|Picnic on the boat!|
A quick trip over to Slovenia by Sinead recently to check the wines reminded me that I hadn’t actually finished relating what happened all the way back at Harvest time. After Sinead’s frustration (see here Definitely Not Picking Time!), I headed out full of expectation at the end of September.
On arrival, there was a very mixed situation…
|Sipon that ruptured and rotted following rain|
|Deceptive - actually sunburnt with upripe acidity|
The Sipon, to use a great Irish phrase, was knackered – banjaxed and beyond saving. Possibly inspired by Sinead and her filthy language, another great phrase was born: in short, “the Sipon was a complete catastrofuck.”
|Thsi is what we managed to salvage|
The Modra Fankinja on the other hand, was a thing of beauty.
|Nice open bunches of ripe Modra Frankinja|
Sugar levels were perfect, no sunburn, acidities tasted good, pips were ripe and just crunchy with no bitterness – and nothing was overripe – the grapes tasted fresh and ready to go. Picking was effortless and before we knew it we had everything in one of our new wood fermenters.
|De-stemming in the cool night air|
|All ready for fermentation...|
The plan was to keep the must at a lowish temperature for a couple of days and then to allow a natural fermentation to start. Our low-tech approach involved re-filling plastic water containers and freezing them. But as any First Year Science student will tell you, ice floats (how did we manage to forget that), so actually getting the cold distributed throughout the vat was a little more difficult. Plus, we didn’t want to mix things up too much to “force” extraction. Anyway, they seemed to do the job and after two days we took out the ice and fermentation began naturally pretty quickly – I think it may even have begun down in the depths of the vat prior to that.
Over the coming days we kept any punchdowns to a minimum (where you break up the “cap” of skins and pulp that forms at the top and push it back down) and got used to just touching it regularly to check it was still damp and also taking a good sniff – although this was pretty much guaranteed to lead to a sharp intake of CO2 up the nose – try it – you won’t forget it quickly!
One mildly “controversial” idea we did go through with was to chaptalise the wine – adding sugar – to add the equivalent of a half degree of alcohol – bringing it up to an estimated 12.5%. There are plenty of things you can add to wine – and at various stages – but of them all, sugar is the least intrusive. It is entirely and very simply converted to alcohol by the yeasts, it adds no actual sweetness. Of course, unscrupulous winemakers add tonnes of it to unripe grapes to bring up the alcohol level, but we wanted to try for a totally different reason. Over the years we have come across numerous winemakers who deliberately add a SMALL bit every vintage as they believe it adds an extra “x-factor” to the flavour and mouthfeel of their red wines. Marie-Andrée Mugneret vividly describes remembering as a child the smell of the sugar being stirred into the already fermenting vats.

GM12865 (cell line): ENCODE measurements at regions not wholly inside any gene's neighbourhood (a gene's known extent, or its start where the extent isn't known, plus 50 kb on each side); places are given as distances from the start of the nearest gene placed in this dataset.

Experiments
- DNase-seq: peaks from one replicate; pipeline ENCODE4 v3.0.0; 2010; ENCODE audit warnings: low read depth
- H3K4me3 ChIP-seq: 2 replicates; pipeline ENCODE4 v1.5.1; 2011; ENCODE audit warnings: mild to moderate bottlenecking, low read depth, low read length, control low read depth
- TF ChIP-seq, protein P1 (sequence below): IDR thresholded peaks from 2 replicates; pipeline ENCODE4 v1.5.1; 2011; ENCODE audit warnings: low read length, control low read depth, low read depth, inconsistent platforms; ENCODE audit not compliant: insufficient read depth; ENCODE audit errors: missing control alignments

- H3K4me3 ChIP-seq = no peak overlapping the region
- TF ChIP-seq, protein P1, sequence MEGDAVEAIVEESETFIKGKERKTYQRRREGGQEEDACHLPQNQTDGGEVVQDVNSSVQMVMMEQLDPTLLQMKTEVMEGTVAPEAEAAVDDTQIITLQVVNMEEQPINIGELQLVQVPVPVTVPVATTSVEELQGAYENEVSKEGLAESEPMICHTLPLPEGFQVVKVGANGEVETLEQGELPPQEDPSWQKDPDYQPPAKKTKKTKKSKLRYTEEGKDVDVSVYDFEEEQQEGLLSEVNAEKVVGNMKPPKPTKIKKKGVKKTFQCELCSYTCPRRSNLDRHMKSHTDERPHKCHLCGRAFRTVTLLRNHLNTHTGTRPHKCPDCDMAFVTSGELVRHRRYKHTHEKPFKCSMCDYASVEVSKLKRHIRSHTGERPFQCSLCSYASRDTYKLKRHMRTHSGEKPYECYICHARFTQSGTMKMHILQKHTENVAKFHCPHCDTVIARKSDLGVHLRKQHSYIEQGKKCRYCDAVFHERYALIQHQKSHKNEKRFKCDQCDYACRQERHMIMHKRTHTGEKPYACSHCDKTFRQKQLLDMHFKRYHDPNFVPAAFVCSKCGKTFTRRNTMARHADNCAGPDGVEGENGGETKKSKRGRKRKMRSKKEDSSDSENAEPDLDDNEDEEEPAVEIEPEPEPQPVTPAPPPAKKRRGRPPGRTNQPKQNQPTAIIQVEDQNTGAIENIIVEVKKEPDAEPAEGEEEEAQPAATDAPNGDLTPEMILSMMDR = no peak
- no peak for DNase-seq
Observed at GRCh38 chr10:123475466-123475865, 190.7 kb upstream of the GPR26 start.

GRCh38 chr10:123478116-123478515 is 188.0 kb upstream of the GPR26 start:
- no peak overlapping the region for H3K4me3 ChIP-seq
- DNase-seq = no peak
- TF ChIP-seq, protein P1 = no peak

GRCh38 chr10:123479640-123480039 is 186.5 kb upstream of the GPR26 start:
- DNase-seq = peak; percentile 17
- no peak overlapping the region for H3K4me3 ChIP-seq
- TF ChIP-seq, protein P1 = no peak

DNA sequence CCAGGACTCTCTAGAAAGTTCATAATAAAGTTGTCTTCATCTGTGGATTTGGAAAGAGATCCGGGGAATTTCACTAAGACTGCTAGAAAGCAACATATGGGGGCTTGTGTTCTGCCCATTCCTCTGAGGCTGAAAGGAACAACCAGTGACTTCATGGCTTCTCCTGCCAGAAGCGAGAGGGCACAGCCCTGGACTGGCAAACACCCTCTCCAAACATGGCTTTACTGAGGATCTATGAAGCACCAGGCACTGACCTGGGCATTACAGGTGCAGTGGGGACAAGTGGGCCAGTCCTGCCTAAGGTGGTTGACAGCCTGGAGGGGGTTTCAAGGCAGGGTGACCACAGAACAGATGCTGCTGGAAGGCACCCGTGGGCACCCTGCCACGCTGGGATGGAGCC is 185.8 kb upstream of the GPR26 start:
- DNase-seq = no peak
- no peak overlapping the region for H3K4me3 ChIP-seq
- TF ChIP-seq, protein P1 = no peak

The interesting thing is that when I went to research what to do, it transpired there’s not very much written about it all! Of course, there’s plenty about chaptalisation in general – but on a high volume scale – and even then, very little guidance as to how the sugar is actually added: is it dissolved, or just poured in? And all at once, or over a few days? Away from how you actually do it, the boring bits are that approximately 17 grams if sugar per litre will increase the alcohol by 1% - and that you can dissolve 2kg of sugar in 1 litre of water. So it was out with the weighing scales and pots and pans.
|Just think.. if you're a huge winery with 1,000,000 litres a year and you want to bring everything up by 1% alcohol, you need 17 Tons of sugar!|
As I added the syrup into the open fermenter later that night, I managed to convince myself that I was totally mad, and almost chickened out – but in it went…!
Over the next few days as fermentation continued, we kept punchdowns to a minimum as we were happy with the extraction already achieved. In fact, over the whole fermentation period we only punched down three times. Total maceration time from harvest to press was 21 days.
And the result tastes fantastic! Meanwhile the poor old Sipon was limping along through fermentation, and beginning to smell of mushrooms. Trust me, that is not a good smell to have in your wine! There are of course all sorts of chemicals you can use to strip out these odours/tastes – but they tend to strip out most of everything else as well, so we’re destined for a rather unusual, but small volume, mushroomy Sipon…
But that Modra Frankinja – now that makes us happy!
|Still the most beautiful view from a Wine Press anywhere - sunrise from Miro's cellar|
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